The Australian Vanadium Ltd (ASX: AVL) share price is slipping today, down 4.3% in afternoon trade.
Shares in the vanadium explorer closed yesterday at 4.7 cents and are currently trading for 4.5 cents.
Atop broader weakness in the ASX resources sector today, here's what looks to be impacting the company.
Share purchase plan opens today
The Australian Vanadium share price is in the red after the company reported that its share purchase plan (SPP) is now open.
Eligible shareholders can invest as much as $30,000 in new AVL shares at the offer price of 4.7 cents. That's 17.5% below the Australian Vanadium share price on 17 May, the company's last day of trading before announcing the SPP offer.
The company is looking to raise $7.5 million but said it could raise more if there was sufficient investor appetite. And it may be the idea of unspecified additional share dilution that's seeing the resource explorer trade lower today.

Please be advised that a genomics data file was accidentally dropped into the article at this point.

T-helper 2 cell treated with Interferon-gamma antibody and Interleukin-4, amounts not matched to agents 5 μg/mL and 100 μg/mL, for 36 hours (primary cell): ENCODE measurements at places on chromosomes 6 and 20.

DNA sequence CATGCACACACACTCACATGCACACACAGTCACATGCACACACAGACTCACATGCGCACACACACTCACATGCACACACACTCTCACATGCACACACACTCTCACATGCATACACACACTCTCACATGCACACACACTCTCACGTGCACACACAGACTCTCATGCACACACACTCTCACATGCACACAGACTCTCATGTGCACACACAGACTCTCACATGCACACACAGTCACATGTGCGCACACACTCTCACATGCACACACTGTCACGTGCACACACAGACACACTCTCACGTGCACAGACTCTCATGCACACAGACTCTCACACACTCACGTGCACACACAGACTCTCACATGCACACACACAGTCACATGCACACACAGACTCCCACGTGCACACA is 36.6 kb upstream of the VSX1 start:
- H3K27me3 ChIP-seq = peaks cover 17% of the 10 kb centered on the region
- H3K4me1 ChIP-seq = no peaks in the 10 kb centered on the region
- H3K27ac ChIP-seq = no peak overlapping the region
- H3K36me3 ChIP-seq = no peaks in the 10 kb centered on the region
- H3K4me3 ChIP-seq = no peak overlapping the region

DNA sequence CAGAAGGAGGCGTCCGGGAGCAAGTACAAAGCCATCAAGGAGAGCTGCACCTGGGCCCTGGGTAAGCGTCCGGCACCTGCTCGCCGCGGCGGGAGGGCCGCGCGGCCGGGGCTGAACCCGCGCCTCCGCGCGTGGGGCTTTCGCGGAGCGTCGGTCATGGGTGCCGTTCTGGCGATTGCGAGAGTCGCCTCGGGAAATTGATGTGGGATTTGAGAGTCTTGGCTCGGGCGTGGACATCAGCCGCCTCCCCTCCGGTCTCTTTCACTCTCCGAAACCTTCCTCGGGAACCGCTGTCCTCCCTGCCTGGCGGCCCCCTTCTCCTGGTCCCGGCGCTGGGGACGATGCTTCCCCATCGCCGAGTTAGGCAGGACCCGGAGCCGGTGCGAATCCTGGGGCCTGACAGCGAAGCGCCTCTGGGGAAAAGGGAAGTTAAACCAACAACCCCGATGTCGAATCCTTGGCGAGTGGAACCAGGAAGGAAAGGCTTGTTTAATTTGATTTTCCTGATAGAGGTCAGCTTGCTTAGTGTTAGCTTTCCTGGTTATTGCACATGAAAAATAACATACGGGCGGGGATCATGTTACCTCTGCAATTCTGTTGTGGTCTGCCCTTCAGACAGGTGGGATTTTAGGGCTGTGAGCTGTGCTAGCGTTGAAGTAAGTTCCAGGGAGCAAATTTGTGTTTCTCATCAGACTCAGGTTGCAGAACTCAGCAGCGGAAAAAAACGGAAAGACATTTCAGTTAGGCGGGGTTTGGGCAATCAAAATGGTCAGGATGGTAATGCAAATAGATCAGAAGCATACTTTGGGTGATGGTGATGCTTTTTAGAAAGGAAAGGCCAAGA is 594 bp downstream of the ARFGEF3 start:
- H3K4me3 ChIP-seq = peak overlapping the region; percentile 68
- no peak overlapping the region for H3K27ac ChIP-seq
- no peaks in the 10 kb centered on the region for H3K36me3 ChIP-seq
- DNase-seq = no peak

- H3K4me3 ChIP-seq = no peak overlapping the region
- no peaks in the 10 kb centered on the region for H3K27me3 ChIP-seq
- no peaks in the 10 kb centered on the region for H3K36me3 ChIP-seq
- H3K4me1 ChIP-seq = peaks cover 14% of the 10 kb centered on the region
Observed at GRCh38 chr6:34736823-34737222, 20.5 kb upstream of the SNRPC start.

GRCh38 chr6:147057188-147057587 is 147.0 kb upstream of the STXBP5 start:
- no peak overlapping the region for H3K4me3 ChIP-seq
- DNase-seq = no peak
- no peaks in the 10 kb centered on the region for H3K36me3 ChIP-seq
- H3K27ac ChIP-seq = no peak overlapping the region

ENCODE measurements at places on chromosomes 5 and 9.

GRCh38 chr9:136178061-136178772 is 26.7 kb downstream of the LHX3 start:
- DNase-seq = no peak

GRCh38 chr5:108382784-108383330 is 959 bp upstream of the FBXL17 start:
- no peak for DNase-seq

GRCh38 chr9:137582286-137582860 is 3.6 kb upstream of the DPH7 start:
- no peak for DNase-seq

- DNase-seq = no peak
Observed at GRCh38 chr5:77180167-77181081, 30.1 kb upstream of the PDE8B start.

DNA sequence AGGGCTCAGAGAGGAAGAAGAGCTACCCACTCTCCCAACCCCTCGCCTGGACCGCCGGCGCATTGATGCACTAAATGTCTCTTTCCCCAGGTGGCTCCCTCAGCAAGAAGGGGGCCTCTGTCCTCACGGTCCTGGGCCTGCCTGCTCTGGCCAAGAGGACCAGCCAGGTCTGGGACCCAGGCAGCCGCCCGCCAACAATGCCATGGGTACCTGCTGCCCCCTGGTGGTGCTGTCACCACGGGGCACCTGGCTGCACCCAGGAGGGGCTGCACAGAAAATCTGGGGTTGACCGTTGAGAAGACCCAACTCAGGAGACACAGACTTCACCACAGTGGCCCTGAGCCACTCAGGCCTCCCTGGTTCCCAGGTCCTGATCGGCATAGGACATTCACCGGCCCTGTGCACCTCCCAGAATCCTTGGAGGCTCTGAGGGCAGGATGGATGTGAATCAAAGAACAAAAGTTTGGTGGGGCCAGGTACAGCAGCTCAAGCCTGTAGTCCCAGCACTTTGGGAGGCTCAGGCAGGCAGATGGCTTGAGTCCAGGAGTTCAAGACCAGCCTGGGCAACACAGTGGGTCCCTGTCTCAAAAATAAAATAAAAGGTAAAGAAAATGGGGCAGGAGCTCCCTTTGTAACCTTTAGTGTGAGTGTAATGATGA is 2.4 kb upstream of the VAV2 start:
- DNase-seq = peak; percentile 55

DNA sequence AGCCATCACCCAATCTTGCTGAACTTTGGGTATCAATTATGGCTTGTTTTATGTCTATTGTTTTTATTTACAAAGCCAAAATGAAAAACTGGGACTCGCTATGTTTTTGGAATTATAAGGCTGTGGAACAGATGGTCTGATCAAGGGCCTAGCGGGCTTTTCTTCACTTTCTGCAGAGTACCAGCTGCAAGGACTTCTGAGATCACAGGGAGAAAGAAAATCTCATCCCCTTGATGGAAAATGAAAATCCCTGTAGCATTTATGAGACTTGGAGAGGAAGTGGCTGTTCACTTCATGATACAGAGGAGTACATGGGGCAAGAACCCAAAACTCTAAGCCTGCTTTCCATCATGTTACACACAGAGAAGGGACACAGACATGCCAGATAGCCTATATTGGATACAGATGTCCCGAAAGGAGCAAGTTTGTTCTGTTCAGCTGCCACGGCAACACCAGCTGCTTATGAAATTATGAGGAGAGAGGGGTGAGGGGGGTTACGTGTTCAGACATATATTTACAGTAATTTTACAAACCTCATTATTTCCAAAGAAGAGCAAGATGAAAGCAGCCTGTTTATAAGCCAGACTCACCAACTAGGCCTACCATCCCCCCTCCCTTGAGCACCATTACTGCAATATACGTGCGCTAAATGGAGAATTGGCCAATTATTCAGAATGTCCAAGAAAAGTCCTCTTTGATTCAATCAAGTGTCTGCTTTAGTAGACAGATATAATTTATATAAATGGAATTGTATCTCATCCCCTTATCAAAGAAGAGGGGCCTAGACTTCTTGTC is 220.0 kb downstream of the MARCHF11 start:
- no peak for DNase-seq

Commenting on the reasoning behind the capital raising, Australian Vanadium chairman Cliff Lawrenson said:
The funds raised under the Placement and SPP will be used to fund ongoing work at the company's Australian Vanadium Project and to develop key downstream markets ahead of finalising debt financing and a Final Investment Decision, and for working capital, including costs.
In a separate announcement this morning, the company reported that its 100% owned subsidiary, VSUN Energy, has signed a memorandum of understanding (MOU) with North Harbour Clean Energy.
The MOU opens the door for VSUN Energy to help develop vanadium redox flow batteries being developed by North Harbour Clean Energy.
Commenting on the agreement, Australian Vanadium managing director Vincent Algar said: "Jointly the companies aim to grow the Australian vanadium energy storage sector and do justice to this Australian invented technology."
Australian Vanadium share price snapshot
The Australian Vanadium share price has come under selling pressure since hitting five-year highs of 9 cents on 1 April.
Despite a significant retrace since those highs, shares remain up 50% year-to-date. That compares to the 7% loss posted by the All Ordinaries Index (ASX: XAO) so far in 2022.